Despite the Ukraine crisis and increasing tensions with Russia, most Nato members are doing little to reverse the decline in their defence spending.
The promises and rhetoric that they will meet the threat is not matched by reality.
New research by Ian Kearns and Denitsa Raynova of the European Leadership Network (ELN) found that six countries, including two of the biggest defence spenders in Europe, the UK and Germany, will cut defence expenditure in 2015.
Defence spending in France, the other big spender in Europe, will remain static.
The report examined the defence expenditure of 14 members of the alliance to see whether they were living up to recent promises made at the Nato summit in south Wales when David Cameron urged members to boost their defence spending.
Wales summit declaration
Allies currently meeting the Nato guideline to spend a minimum of 2% of their gross domestic product (GDP) on defence will aim to continue to do so.
Allies whose current proportion of GDP spent on defence is below this level will:
- Halt any decline in defence expenditure
- Aim to increase defence expenditure in real terms as GDP grows
- Aim to move towards the 2% guideline within a decade
Nato has already set a target that member states should each spend a minimum of 2% of their national income or GDP on defence.
Few countries have met this target so at the Nato summit last September the commitment was watered down, with the less ambitious goal that those countries that were not meeting the target should "halt any decline in defence expenditure" .
ELN research predicts that in 2015 only one of the 14 nations examined, Estonia, will meet the 2% target. While expenditure will increase in Poland, Latvia, Lithuania, the Netherlands, Norway and Romania, none of these will meet the target.
The UK, Germany, Italy, Canada, Hungary and Bulgaria will cut their defence spending.
Britain currently just meets the 2% target, but the government is committed only to continuing that target until the end of this Parliament.
How British defence spending has changed
- In 1814 British defence expenditure accounted for 21.8% of GDP
- In 1914 British defence expenditure accounted for 3.2% of GDP
Examining current expenditure plans, the ELN concludes that defence spending in the UK will fall from its current level of 2.07% of GDP (£36.4bn) to 1.88% (£35.5bn) in 2015-16.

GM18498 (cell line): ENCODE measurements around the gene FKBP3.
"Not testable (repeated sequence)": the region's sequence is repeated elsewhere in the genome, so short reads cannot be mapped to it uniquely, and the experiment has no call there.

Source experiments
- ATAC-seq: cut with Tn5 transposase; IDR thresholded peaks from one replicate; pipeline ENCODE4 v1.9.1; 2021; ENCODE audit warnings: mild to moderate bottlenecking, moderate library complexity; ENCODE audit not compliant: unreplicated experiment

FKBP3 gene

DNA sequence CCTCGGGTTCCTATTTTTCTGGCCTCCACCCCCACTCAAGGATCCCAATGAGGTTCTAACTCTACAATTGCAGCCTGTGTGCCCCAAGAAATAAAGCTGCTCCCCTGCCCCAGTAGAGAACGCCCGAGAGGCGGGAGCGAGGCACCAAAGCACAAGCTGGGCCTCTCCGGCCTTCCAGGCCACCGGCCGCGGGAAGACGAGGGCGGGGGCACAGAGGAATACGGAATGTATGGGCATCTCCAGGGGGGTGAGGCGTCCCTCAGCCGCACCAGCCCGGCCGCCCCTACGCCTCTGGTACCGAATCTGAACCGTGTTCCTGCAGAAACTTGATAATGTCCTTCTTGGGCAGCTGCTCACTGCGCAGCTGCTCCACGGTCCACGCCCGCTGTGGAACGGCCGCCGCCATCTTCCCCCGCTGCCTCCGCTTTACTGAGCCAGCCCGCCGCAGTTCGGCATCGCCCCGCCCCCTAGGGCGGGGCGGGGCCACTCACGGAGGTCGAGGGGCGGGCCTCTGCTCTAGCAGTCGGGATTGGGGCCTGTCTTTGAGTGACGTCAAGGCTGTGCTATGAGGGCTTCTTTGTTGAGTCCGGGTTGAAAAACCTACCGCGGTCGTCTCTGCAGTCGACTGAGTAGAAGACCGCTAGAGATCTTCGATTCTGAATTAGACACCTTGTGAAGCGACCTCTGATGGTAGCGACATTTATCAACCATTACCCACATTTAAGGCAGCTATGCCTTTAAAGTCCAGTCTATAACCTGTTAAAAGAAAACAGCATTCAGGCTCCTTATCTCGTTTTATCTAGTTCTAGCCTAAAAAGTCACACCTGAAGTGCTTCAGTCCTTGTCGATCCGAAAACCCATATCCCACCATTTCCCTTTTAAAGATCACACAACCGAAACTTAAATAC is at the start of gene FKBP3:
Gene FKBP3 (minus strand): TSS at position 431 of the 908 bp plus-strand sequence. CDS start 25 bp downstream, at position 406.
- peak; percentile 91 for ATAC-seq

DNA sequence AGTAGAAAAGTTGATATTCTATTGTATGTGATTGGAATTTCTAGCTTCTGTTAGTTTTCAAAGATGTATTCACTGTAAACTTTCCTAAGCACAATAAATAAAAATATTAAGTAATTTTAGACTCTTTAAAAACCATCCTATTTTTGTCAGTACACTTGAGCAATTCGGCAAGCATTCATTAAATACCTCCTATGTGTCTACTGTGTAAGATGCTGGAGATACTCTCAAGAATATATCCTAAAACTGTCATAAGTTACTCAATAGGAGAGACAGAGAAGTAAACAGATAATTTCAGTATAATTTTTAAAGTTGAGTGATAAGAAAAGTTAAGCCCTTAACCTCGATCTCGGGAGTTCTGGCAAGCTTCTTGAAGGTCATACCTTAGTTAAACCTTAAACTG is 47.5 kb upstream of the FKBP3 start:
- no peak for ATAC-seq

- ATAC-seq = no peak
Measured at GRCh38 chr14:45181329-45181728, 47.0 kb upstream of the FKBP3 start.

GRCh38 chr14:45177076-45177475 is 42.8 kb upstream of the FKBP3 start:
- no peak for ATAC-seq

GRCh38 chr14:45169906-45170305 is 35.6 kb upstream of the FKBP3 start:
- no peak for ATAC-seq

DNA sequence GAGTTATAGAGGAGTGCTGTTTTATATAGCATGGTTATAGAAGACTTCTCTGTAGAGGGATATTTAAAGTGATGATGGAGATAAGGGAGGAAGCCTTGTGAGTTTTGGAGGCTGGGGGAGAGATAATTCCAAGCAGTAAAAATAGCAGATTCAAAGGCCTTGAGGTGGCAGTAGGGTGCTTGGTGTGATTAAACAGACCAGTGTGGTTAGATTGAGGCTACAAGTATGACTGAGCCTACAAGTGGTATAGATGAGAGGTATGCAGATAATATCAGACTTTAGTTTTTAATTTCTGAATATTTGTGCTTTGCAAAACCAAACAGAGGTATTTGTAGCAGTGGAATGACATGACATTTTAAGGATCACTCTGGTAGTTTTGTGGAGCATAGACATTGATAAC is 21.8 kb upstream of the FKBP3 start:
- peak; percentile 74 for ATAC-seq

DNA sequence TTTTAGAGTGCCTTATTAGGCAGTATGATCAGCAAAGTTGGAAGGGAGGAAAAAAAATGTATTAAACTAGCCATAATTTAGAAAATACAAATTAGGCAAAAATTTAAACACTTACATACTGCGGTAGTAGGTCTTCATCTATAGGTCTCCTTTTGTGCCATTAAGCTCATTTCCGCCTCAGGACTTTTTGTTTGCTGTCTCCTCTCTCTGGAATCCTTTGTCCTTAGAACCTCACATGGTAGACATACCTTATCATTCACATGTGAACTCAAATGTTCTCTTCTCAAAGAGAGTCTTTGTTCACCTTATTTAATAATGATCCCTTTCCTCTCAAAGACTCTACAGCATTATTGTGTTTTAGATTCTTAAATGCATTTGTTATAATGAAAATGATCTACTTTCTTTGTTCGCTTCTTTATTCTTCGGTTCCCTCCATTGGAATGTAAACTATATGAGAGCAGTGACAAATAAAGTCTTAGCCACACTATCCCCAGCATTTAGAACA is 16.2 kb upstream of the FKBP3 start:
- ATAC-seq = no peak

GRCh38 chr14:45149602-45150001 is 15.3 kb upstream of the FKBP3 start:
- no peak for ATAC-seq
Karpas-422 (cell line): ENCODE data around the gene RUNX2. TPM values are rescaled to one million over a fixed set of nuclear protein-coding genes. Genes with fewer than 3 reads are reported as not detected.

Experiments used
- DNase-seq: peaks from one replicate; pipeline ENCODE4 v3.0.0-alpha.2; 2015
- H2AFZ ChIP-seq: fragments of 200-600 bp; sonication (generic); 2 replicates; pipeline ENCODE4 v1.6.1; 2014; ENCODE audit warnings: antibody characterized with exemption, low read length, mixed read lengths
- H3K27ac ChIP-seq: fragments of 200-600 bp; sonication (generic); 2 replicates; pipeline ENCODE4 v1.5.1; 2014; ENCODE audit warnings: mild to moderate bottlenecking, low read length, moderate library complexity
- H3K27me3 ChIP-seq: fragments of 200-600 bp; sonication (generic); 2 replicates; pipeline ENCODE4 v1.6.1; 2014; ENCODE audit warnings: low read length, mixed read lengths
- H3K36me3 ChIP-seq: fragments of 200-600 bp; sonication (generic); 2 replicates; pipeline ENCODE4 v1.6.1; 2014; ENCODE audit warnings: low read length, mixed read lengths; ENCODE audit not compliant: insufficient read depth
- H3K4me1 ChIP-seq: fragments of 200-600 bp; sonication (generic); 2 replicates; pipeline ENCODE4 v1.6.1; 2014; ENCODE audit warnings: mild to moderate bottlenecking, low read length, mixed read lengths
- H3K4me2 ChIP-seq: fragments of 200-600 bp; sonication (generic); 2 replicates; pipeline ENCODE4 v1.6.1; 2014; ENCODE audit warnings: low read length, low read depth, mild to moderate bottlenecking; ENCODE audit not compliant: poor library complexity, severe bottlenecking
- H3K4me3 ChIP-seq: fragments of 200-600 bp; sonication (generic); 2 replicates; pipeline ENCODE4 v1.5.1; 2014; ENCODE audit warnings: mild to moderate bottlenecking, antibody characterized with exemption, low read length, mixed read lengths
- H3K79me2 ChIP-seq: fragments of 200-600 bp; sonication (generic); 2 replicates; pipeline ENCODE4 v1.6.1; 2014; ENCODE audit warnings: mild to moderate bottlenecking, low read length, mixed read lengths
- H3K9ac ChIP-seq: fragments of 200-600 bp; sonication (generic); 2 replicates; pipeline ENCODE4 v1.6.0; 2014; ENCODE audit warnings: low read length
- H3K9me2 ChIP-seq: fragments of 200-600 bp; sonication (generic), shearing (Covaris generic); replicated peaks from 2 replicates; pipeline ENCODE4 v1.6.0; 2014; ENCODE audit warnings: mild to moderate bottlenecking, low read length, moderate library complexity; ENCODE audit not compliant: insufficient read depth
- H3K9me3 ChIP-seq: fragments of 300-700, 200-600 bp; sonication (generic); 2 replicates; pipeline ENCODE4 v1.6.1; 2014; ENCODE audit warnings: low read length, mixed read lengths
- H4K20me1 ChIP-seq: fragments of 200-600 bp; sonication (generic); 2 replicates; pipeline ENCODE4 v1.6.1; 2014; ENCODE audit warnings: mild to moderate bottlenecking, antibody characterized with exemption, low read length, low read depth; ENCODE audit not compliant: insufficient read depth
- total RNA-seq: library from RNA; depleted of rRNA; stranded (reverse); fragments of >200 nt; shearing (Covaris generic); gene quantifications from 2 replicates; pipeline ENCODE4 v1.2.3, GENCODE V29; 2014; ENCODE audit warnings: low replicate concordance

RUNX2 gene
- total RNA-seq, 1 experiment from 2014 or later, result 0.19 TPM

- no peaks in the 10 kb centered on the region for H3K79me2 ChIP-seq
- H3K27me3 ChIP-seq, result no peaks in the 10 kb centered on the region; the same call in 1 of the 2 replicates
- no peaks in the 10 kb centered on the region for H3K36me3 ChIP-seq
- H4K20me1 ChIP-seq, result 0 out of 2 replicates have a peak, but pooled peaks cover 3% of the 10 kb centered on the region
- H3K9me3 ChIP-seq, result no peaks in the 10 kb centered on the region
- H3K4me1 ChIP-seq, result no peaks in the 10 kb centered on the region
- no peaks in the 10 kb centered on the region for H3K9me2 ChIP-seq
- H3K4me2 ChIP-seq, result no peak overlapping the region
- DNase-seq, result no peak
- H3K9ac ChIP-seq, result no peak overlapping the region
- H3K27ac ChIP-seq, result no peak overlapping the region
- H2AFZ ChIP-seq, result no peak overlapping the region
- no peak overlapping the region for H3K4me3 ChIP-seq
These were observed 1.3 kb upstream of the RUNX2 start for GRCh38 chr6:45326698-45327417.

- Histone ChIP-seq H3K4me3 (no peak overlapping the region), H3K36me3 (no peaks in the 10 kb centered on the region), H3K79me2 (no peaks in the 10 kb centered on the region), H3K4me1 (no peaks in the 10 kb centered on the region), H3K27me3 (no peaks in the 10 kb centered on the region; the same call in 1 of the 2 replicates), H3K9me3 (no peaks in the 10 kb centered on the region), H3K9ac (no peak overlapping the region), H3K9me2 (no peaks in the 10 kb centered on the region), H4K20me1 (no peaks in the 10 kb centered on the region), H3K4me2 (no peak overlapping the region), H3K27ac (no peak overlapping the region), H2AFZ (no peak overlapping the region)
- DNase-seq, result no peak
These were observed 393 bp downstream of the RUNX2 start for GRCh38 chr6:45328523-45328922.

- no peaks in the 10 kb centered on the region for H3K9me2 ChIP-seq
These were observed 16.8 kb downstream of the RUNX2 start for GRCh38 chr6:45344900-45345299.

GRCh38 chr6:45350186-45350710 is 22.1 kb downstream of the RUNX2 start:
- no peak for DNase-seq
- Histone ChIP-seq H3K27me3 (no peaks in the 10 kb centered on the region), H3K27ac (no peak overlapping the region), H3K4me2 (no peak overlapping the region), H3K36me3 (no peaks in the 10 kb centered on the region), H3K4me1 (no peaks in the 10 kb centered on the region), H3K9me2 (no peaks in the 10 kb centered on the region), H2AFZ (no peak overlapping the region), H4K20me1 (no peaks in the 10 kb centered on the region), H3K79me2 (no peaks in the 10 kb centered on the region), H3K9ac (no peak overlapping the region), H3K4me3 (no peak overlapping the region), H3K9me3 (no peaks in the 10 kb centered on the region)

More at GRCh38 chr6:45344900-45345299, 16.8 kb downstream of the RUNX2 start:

These figures are in line with earlier research carried out by the Royal United Services Institute which projected that UK defence spending could fall to about 1.7% of GDP by the end of the decade.
The ELN concludes that with other department spending such as health and international development ring-fenced, it will be hard to change this trajectory.
The report says: "This means that in 2015-16 the UK is on course to spend its lowest percentage of GDP on defence in any of the last 25 years."
The impact of recent defence cuts has already been felt in Britain and Germany.
Small crumb of comfort
Without any of its own maritime patrol aircraft, the UK recently had to request the help of Nato allies to search for suspected Russian submarines off the west coast of Scotland. In Germany there have been reports of serious malfunctions in military equipment.
The ELN report warns that if spending trends continue, this will "seriously undermine basic defence capability".
Europe's failure to pay its way in Nato is seriously worrying the US, which already provides 75% of all Nato defence expenditure (the US spends 3.8% of its GDP on defence).
The small crumb of comfort is that those countries that feel most threatened by Russia's recent actions in the Ukraine are upping their game.
Estonia will meet the 2% target this year, while Latvia, Lithuania and Poland are significantly increasing their defence spending. But the problem is that these countries are relatively minor military powers in Europe.
The big players like the UK, Germany and France are either cutting or freezing their spending.
Contrast that with Russia's defence spending, which is rising from 3.4% of its GDP this year to 4.2% next year ($81bn or £52.2bn). Russia is also stepping up its military activity.
A separate report by Ian Brzezinski for the Atlantic Council says there is also an "exercise gap" between Russia and Nato. Since 2013 Russia has conducted at least six military exercises involving 65,000-160,000 troops.
'Not all about size'
In contrast, Nato held fewer exercises involving fewer personnel. The largest of these, named Steadfast Jazz, involved 6,000 military personnel of which half were headquarter staff.
Nato officials insist size is not the only measure of commitment, but capability too. Russia is seeking to reverse years of underinvestment in its military.
So what should Nato countries be doing to bridge this divide in spending and flexing of military muscle?
The ELN research concludes that European Nato countries will have to work together more to arrest the decline, with burden-sharing becoming a necessity not a choice.
The report concludes: "It is clear that none of the Nato countries examined have the funding or the domestic support to fully modernise their militaries... more defence co-operation among allies is the only realistic way forward."
A Ministry of Defence spokesperson said: "With the second largest defence budget in Nato and the largest in Europe, the government is committed to spending 2% of GDP on defence. Decisions on spending after the financial year 2015-16 will be determined in the next spending review.
"Over the next decade we are committed to spending £163bn on equipment and equipment support to keep Britain safe. That includes new strike fighters, more surveillance aircraft, hunter-killer submarines, two aircraft carriers and the most advanced armoured vehicles."